For most American public radio producers, success is producing stories for All Things Considered or This American Life, working at a daily show, that kind of thing.  What do you think success looks like in the world of sound art?

a)  A successful contemporary sound artist looks like a cross-pollinated-mish-mash-hybrid of John Wynne + Chris Brookes + Alessandro Bosetti
b) Success as a sound artist is producing finished work that (at least remotely) resembles what you originally hoped to create.
c) Success as a sound artist is being able to pay for your kid’s orthodontics with proceeds from your creative work.  (I don’t know if a sound artist has ever reached this pinnacle of achievement.  It might just be an unrealizable ideal worth aiming toward…it’s one I’m aiming toward, anyway.)
d) An artist cannot fail.  It is a success to be one.
e)  All of the above.

2 Comments to Pressing Play May Stop Time

interview transcription
October 12, 2011

A good sound artist plays a very responsible role. Also music is not a easy job like wear a blue+white combination.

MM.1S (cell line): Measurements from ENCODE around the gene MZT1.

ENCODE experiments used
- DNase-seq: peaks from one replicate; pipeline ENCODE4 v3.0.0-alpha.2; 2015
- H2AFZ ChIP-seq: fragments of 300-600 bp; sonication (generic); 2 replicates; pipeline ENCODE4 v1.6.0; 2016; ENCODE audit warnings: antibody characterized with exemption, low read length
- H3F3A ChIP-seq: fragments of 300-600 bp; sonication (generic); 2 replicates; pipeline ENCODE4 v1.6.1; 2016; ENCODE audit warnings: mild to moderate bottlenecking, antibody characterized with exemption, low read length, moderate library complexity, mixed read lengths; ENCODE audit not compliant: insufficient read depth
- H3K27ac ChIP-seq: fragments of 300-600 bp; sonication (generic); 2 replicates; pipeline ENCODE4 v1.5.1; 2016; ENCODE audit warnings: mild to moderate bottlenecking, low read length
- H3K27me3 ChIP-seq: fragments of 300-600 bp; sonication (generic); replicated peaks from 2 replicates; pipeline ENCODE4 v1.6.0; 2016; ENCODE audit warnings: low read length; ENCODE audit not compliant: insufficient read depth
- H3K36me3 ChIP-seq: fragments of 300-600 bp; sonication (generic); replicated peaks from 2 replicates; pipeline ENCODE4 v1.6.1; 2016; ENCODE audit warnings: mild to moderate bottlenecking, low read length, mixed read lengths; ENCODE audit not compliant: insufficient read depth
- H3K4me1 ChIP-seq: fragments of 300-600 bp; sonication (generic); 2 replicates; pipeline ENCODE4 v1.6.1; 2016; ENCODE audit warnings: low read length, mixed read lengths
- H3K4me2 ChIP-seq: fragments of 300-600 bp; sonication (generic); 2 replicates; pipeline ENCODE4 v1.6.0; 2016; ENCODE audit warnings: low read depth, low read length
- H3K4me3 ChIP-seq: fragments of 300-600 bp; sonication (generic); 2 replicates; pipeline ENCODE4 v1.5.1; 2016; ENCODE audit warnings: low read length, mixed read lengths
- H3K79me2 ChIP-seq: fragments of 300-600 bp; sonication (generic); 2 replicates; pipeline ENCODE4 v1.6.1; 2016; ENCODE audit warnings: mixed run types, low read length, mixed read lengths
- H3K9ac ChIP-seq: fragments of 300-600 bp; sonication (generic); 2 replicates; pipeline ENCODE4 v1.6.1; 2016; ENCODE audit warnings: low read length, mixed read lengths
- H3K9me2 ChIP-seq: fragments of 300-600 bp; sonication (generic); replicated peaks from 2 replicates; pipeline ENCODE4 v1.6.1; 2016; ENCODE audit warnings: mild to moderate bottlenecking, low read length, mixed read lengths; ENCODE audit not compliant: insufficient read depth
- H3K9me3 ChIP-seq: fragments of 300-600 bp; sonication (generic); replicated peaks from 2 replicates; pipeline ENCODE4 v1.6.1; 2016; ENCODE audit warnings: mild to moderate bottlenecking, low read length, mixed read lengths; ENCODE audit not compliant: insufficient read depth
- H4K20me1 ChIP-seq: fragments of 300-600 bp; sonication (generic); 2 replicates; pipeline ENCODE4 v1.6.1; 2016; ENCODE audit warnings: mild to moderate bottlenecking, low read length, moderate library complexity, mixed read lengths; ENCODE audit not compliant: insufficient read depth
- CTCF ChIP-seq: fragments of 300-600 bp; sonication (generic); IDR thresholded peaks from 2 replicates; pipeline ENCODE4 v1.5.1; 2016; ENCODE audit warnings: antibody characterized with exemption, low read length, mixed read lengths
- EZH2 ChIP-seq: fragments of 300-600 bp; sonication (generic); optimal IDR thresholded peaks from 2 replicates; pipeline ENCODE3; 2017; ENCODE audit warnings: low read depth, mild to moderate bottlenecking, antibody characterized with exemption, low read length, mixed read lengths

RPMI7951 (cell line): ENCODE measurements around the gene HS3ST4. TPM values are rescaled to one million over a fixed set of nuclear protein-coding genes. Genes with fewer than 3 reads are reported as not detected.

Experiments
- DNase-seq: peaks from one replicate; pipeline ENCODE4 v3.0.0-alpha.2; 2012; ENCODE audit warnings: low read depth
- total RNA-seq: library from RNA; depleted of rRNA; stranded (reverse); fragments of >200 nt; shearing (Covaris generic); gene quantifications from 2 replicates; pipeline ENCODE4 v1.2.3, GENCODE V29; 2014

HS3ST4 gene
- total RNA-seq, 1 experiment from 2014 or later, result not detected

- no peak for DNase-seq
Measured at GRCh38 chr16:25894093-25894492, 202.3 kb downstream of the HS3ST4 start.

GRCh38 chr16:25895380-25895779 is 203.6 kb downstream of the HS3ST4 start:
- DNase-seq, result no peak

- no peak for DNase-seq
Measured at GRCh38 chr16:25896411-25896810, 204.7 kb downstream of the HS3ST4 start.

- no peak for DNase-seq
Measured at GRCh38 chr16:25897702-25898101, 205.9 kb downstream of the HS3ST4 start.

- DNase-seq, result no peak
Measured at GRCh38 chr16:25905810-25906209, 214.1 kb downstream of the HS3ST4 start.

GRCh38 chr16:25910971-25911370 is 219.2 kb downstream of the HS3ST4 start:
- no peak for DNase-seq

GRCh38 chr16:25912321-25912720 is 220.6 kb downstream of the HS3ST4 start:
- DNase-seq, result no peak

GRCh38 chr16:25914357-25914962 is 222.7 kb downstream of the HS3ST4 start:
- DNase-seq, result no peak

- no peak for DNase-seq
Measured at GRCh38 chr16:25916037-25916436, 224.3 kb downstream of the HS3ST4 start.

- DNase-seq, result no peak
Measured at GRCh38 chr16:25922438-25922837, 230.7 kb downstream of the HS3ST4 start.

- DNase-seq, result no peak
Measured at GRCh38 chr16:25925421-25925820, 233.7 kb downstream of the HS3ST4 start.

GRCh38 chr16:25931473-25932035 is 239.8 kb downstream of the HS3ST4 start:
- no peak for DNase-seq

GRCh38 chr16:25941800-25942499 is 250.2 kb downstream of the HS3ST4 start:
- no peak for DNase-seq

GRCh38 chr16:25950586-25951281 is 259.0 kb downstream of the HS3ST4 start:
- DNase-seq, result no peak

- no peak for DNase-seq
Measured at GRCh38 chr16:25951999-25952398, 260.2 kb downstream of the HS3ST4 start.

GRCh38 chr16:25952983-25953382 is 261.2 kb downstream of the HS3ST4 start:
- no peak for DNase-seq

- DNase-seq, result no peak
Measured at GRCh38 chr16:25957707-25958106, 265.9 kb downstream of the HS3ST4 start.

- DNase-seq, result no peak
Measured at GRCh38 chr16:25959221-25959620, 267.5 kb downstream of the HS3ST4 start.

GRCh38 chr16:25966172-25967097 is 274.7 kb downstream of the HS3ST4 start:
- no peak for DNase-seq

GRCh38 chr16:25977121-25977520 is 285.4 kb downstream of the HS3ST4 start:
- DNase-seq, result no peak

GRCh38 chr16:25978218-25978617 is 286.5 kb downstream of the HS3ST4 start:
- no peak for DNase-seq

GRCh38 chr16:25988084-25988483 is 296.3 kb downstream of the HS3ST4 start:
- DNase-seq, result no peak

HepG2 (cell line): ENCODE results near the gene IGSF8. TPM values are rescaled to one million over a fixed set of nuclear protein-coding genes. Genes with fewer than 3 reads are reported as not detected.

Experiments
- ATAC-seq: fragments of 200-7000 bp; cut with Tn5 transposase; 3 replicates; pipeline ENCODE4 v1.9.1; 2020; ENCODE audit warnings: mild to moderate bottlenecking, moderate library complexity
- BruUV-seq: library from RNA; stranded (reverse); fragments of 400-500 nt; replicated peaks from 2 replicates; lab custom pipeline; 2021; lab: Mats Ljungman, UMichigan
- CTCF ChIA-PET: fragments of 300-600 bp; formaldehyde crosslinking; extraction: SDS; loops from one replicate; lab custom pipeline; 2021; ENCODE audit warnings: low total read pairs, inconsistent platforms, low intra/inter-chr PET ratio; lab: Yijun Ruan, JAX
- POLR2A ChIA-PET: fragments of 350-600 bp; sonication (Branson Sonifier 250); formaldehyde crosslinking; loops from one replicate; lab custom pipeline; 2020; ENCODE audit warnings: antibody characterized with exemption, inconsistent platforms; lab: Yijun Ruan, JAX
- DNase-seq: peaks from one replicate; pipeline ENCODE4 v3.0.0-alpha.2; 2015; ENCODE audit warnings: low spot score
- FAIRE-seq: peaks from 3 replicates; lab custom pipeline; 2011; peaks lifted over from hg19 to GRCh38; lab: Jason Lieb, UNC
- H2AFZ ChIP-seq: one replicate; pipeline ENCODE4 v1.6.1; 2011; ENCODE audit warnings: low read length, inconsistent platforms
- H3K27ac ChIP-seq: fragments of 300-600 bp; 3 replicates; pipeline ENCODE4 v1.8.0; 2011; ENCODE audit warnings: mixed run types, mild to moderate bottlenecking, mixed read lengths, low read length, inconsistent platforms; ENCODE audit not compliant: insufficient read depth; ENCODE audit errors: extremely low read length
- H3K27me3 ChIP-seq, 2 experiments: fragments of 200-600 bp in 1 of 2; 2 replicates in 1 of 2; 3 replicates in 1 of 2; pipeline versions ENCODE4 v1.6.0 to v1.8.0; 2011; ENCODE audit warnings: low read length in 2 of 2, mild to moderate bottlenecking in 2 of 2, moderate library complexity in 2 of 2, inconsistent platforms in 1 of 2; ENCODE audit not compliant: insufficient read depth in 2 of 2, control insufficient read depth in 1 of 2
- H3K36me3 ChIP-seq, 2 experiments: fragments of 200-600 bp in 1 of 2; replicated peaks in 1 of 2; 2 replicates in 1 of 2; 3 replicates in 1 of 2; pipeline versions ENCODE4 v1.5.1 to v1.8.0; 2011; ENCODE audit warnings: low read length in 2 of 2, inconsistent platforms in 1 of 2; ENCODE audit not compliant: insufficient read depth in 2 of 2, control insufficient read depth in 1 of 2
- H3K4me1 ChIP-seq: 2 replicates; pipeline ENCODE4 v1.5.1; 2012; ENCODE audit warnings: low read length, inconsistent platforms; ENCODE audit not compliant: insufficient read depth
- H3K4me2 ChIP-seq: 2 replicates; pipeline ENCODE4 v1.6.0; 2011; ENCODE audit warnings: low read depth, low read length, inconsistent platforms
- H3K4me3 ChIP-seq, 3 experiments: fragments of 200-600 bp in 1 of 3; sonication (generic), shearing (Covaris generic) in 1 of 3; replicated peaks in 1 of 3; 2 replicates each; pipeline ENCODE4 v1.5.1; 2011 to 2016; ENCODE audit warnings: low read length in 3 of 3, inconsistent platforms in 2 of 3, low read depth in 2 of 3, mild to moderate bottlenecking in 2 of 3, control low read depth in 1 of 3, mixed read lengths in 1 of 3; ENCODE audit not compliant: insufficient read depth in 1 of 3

René Fabre
October 22, 2011

Sarah Boothroyd’s All in Time is a delightful piece. She makes two great points, Science Fiction and Fact do overlap and our perception of time does change with age (and events). The soundscape is a compelling audio experience that is like a picture book for our ears and mind. So, with that, she did accomplish what she set out to do.

It’s not music concrete nor computer generated blip blop. All in Time resonates authenticity and it’s inclusive. We get a fun journey with shared observation and experience that doesn’t preach. Like a writer who’s a great wordsmith and pulls us into a story, Sarah does the same with sound, which is a great way to tackle a subject like time. And it leaves us with a lot to think about.